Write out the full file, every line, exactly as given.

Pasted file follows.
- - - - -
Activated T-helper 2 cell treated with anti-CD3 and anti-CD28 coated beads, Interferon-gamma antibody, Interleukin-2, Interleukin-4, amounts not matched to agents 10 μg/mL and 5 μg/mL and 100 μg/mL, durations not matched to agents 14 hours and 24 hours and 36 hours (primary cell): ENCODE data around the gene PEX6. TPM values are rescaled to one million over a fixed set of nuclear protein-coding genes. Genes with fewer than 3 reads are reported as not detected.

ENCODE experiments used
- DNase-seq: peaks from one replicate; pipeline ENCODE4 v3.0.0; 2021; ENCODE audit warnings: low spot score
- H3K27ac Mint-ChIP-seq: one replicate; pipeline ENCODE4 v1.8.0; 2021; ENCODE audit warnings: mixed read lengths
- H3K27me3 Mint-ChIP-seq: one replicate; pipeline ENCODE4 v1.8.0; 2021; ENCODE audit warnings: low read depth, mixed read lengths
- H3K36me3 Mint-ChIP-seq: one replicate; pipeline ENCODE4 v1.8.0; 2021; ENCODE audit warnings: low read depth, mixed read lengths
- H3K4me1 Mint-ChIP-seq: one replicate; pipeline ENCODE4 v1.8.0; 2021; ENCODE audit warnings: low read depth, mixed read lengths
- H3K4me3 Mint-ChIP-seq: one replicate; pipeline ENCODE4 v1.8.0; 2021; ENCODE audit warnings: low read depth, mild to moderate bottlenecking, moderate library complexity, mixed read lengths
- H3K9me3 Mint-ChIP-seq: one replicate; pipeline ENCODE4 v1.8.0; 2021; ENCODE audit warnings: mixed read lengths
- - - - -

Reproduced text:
Activated T-helper 2 cell treated with anti-CD3 and anti-CD28 coated beads, Interferon-gamma antibody, Interleukin-2, Interleukin-4, amounts not matched to agents 10 μg/mL and 5 μg/mL and 100 μg/mL, durations not matched to agents 14 hours and 24 hours and 36 hours (primary cell): ENCODE data around the gene PEX6. TPM values are rescaled to one million over a fixed set of nuclear protein-coding genes. Genes with fewer than 3 reads are reported as not detected.

ENCODE experiments used
- DNase-seq: peaks from one replicate; pipeline ENCODE4 v3.0.0; 2021; ENCODE audit warnings: low spot score
- H3K27ac Mint-ChIP-seq: one replicate; pipeline ENCODE4 v1.8.0; 2021; ENCODE audit warnings: mixed read lengths
- H3K27me3 Mint-ChIP-seq: one replicate; pipeline ENCODE4 v1.8.0; 2021; ENCODE audit warnings: low read depth, mixed read lengths
- H3K36me3 Mint-ChIP-seq: one replicate; pipeline ENCODE4 v1.8.0; 2021; ENCODE audit warnings: low read depth, mixed read lengths
- H3K4me1 Mint-ChIP-seq: one replicate; pipeline ENCODE4 v1.8.0; 2021; ENCODE audit warnings: low read depth, mixed read lengths
- H3K4me3 Mint-ChIP-seq: one replicate; pipeline ENCODE4 v1.8.0; 2021; ENCODE audit warnings: low read depth, mild to moderate bottlenecking, moderate library complexity, mixed read lengths
- H3K9me3 Mint-ChIP-seq: one replicate; pipeline ENCODE4 v1.8.0; 2021; ENCODE audit warnings: mixed read lengths